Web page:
CVSSP celebrate success in Google-sponsored audio challenge
An advanced audio classification system developed at Surrey, which can recognise individual sounds within everyday environments, has been ranked 3rd out of 558 systems worldwide in the Detection and Classification of Acoustic Scenes and Events (DCASE) 2018 Challenge.
As part of the DCASE 2018 Challenge, the Kaggle Freesound Audio Tagging Challenge asks competitors to create a machine to identify and understand everyday sounds such as a dog barking, a telephone ringing, or a guitar strumming.
Surrey’s Centre for Vision, Speech and Signal Processing (CVSSP) team went head to head with top industry and academic players in the field of acoustics. Team members Turab Iqbal, Qiuqiang Kong, Professor Mark Plumbley and Dr Wenwu Wang outperformed major international corporations and global university groups in the challenge to reach the top of the ranking list. Funding was provided by the Engineering and Physical Sciences Research Council project ‘Making Sense of Sounds’, which is a collaboration between the universities of Surrey and Salford.
CVSSP’s general purpose audio tagging system uses artificial intelligence (AI) to simulate the auditory function of a human being. This improves a machine's situational awareness of sounds, enabling better decision making. Such technology will be incredibly useful for many applications including robotics, assisted living, security surveillance, home smart devices, smart cities sensors, environmental monitoring, and situational awareness in defence.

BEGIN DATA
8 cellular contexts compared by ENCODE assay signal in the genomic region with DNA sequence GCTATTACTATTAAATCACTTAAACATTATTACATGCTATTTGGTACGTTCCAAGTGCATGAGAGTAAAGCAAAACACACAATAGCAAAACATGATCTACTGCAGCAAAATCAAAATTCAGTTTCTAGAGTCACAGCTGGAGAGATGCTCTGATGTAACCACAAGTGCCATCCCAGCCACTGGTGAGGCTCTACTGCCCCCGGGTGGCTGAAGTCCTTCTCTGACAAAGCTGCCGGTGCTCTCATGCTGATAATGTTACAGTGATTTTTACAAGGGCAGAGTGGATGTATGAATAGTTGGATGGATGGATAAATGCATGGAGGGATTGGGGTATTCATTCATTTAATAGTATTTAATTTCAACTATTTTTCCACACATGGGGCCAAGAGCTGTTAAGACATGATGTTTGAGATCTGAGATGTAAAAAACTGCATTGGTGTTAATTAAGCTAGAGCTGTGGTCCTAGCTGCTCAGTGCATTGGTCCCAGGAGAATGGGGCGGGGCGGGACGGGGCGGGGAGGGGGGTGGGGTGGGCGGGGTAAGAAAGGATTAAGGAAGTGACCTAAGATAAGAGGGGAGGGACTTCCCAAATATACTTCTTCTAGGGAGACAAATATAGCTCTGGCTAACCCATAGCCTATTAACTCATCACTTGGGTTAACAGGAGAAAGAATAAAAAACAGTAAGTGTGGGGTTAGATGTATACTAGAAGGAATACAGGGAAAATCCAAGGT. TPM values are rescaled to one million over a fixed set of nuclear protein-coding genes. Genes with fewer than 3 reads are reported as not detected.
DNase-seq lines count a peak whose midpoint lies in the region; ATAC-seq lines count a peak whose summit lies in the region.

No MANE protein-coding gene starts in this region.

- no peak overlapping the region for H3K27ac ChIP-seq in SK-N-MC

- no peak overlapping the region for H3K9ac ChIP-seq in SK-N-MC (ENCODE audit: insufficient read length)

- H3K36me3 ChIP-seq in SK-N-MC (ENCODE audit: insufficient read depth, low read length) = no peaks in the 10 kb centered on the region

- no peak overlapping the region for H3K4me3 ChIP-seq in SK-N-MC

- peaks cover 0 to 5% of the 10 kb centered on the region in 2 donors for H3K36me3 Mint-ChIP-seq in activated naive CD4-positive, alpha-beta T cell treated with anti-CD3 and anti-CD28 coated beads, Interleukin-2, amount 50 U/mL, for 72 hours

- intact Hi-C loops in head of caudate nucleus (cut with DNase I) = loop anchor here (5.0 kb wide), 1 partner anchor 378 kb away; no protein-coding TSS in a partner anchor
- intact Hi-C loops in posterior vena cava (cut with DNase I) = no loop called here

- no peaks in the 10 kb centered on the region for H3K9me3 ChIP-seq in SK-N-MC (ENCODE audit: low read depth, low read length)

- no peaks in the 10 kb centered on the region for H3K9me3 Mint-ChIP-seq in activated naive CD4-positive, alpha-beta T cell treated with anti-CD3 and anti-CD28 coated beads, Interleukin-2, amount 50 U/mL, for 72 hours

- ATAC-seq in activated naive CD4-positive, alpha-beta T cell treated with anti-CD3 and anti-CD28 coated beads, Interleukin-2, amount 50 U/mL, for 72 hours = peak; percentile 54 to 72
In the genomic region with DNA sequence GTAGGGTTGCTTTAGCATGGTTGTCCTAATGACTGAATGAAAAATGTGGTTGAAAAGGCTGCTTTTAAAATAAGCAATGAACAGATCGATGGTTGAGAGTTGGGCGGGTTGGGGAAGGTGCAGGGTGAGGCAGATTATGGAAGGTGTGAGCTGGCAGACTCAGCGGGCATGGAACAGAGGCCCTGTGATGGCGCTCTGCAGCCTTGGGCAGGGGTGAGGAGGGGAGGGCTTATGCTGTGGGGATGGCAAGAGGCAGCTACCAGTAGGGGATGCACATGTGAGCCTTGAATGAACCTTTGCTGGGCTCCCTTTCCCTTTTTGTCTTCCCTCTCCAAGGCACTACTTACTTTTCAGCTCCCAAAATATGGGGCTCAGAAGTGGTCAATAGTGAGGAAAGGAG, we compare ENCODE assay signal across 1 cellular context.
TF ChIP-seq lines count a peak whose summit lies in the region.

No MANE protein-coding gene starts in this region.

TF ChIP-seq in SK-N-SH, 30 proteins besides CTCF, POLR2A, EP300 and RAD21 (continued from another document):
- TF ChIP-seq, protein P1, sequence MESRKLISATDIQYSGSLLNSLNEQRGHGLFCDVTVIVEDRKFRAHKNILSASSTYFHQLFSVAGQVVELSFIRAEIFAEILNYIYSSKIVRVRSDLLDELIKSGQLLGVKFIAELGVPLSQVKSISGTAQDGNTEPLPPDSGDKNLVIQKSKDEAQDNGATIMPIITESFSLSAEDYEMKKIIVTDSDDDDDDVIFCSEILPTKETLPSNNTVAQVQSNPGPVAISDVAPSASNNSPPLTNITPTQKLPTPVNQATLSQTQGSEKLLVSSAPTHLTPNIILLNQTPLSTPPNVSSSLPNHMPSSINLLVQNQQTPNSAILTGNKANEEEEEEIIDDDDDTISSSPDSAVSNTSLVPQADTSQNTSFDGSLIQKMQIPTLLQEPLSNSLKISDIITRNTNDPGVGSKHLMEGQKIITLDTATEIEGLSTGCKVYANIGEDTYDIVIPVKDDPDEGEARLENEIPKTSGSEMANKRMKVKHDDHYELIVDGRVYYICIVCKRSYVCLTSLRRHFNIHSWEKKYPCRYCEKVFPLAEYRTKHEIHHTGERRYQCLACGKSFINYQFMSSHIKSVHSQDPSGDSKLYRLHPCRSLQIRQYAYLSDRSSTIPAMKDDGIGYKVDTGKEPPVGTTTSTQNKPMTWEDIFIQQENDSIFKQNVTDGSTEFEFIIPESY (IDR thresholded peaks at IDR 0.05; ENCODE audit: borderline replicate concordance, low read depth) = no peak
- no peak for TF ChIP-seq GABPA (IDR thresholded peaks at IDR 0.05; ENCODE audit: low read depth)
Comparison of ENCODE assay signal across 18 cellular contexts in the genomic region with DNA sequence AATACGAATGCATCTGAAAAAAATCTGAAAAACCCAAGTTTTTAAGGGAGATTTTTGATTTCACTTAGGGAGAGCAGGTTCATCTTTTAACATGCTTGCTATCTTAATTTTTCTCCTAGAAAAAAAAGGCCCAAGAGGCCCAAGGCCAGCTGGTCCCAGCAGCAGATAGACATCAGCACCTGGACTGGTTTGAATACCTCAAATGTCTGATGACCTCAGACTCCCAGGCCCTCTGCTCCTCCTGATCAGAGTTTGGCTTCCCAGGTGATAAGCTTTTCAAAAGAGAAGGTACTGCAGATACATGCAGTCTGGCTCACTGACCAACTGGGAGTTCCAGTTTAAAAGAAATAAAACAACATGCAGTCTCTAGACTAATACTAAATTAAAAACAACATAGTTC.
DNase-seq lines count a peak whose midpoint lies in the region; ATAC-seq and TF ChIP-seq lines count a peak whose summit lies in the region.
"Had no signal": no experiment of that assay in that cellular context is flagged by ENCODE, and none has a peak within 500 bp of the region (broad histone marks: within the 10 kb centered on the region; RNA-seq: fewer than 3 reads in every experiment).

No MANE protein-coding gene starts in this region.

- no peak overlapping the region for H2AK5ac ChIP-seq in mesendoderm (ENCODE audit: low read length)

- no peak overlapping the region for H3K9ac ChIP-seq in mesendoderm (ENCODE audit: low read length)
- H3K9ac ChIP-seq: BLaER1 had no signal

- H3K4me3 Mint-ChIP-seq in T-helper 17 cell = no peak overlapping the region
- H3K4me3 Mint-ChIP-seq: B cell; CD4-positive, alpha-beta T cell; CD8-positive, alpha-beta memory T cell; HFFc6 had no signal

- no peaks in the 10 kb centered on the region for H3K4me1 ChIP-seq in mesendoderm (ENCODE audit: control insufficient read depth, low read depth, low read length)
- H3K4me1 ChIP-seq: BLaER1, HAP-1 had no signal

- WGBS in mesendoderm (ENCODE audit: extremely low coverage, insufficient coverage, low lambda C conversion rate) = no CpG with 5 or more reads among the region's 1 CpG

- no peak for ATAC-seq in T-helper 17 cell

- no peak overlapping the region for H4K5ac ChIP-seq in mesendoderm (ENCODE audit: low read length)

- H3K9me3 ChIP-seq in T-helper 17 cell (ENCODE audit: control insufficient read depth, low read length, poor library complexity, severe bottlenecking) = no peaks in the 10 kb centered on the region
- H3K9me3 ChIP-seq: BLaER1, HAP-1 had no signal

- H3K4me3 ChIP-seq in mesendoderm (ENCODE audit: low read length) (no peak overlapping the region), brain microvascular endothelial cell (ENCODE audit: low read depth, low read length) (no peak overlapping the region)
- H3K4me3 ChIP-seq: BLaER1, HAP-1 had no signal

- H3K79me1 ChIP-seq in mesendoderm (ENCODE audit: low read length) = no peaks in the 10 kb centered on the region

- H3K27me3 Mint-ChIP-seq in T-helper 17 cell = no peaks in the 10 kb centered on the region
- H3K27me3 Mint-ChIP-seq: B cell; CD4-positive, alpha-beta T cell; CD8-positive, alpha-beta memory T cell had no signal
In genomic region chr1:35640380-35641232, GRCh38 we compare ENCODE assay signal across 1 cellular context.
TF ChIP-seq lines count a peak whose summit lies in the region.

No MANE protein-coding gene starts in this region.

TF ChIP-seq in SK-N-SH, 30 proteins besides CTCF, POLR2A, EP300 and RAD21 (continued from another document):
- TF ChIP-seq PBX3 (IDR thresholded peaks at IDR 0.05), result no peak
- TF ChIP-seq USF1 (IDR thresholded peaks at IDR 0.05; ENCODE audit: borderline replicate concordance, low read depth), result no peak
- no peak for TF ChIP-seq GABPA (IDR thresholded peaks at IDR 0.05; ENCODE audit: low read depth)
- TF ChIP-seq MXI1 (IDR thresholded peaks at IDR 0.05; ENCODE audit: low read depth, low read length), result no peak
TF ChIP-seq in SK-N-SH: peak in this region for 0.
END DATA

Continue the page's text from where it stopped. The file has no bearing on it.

Dr Wang, Reader in Signal Processing, said: "This is an outstanding achievement following our success on the DCASE 2017 Challenge, for which we also topped the ranking list. This further confirms our world-leading research in sound recognition, in particular sound event detection, scene classification and audio tagging.”
Professor Adrian Hilton, Head of CVSSP, added: “This is an excellent achievement for the team, demonstrating that the centre has world-leading AI and Machine Perception research in both audio and visual recognition. Our challenge over the next decade is to bring these technologies together to enable future intelligent systems for healthcare, robotics, automotive and entertainment sectors.”
This is the fourth DCASE challenge since the competition launched in 2013; it was organised by Google and Universitat Pompeu Fabra. Competitors included Tampere University of Technology, New York University and Korean Advanced Institute of Science and Technology.
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Prof Adrian HiltonDirector Surrey Institute for People-Centred AI Director of Centre for Vision, Speech and Signal Processing
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